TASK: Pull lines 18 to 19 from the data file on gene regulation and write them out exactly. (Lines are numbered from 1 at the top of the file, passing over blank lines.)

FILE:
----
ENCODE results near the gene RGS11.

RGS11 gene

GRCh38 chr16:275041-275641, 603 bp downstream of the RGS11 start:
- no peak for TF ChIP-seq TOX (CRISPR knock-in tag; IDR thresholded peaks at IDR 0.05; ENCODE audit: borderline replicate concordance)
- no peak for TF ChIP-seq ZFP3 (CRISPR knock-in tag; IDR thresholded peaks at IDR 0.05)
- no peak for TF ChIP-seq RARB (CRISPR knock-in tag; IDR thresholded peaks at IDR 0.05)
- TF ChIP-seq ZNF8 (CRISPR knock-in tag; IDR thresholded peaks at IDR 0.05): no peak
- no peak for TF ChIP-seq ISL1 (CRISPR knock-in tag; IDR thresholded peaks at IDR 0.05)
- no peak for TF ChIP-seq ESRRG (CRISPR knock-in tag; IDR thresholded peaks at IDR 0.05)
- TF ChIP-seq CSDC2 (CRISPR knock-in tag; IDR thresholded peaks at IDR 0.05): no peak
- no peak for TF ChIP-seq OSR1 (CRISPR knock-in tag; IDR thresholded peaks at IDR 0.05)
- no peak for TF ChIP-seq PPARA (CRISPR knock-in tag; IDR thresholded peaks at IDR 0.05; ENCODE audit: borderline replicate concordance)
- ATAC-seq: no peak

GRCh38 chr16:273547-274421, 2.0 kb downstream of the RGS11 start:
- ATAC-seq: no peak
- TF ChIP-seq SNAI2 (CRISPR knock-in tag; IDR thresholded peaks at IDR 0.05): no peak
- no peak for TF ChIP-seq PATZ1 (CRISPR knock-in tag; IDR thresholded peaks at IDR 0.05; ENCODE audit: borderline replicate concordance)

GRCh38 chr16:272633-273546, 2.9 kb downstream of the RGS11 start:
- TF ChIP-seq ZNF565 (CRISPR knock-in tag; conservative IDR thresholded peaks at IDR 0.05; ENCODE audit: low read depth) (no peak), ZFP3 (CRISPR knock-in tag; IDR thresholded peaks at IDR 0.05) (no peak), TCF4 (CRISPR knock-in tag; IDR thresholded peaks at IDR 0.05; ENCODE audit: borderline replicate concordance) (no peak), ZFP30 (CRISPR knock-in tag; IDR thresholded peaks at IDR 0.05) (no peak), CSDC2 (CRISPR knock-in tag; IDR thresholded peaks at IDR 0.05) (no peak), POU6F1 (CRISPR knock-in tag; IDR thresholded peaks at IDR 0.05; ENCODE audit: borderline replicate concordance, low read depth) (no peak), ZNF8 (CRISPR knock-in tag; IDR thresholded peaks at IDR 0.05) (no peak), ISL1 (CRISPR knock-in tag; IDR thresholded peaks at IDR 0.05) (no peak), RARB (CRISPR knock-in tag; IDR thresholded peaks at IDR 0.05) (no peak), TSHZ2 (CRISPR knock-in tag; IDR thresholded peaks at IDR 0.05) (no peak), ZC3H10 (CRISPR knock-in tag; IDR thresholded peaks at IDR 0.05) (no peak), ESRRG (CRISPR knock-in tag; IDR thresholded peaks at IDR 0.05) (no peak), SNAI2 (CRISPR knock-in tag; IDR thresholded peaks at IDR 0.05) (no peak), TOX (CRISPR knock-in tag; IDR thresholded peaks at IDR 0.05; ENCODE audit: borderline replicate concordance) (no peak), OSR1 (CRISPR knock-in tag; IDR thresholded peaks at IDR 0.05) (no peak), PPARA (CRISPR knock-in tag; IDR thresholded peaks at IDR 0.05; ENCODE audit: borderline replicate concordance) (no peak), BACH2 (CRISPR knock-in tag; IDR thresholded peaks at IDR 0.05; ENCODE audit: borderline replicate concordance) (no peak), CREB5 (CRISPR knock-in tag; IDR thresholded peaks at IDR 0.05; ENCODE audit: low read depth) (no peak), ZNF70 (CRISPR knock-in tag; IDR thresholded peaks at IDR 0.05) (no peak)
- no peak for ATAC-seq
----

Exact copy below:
GRCh38 chr16:272633-273546, 2.9 kb downstream of the RGS11 start:
- TF ChIP-seq ZNF565 (CRISPR knock-in tag; conservative IDR thresholded peaks at IDR 0.05; ENCODE audit: low read depth) (no peak), ZFP3 (CRISPR knock-in tag; IDR thresholded peaks at IDR 0.05) (no peak), TCF4 (CRISPR knock-in tag; IDR thresholded peaks at IDR 0.05; ENCODE audit: borderline replicate concordance) (no peak), ZFP30 (CRISPR knock-in tag; IDR thresholded peaks at IDR 0.05) (no peak), CSDC2 (CRISPR knock-in tag; IDR thresholded peaks at IDR 0.05) (no peak), POU6F1 (CRISPR knock-in tag; IDR thresholded peaks at IDR 0.05; ENCODE audit: borderline replicate concordance, low read depth) (no peak), ZNF8 (CRISPR knock-in tag; IDR thresholded peaks at IDR 0.05) (no peak), ISL1 (CRISPR knock-in tag; IDR thresholded peaks at IDR 0.05) (no peak), RARB (CRISPR knock-in tag; IDR thresholded peaks at IDR 0.05) (no peak), TSHZ2 (CRISPR knock-in tag; IDR thresholded peaks at IDR 0.05) (no peak), ZC3H10 (CRISPR knock-in tag; IDR thresholded peaks at IDR 0.05) (no peak), ESRRG (CRISPR knock-in tag; IDR thresholded peaks at IDR 0.05) (no peak), SNAI2 (CRISPR knock-in tag; IDR thresholded peaks at IDR 0.05) (no peak), TOX (CRISPR knock-in tag; IDR thresholded peaks at IDR 0.05; ENCODE audit: borderline replicate concordance) (no peak), OSR1 (CRISPR knock-in tag; IDR thresholded peaks at IDR 0.05) (no peak), PPARA (CRISPR knock-in tag; IDR thresholded peaks at IDR 0.05; ENCODE audit: borderline replicate concordance) (no peak), BACH2 (CRISPR knock-in tag; IDR thresholded peaks at IDR 0.05; ENCODE audit: borderline replicate concordance) (no peak), CREB5 (CRISPR knock-in tag; IDR thresholded peaks at IDR 0.05; ENCODE audit: low read depth) (no peak), ZNF70 (CRISPR knock-in tag; IDR thresholded peaks at IDR 0.05) (no peak)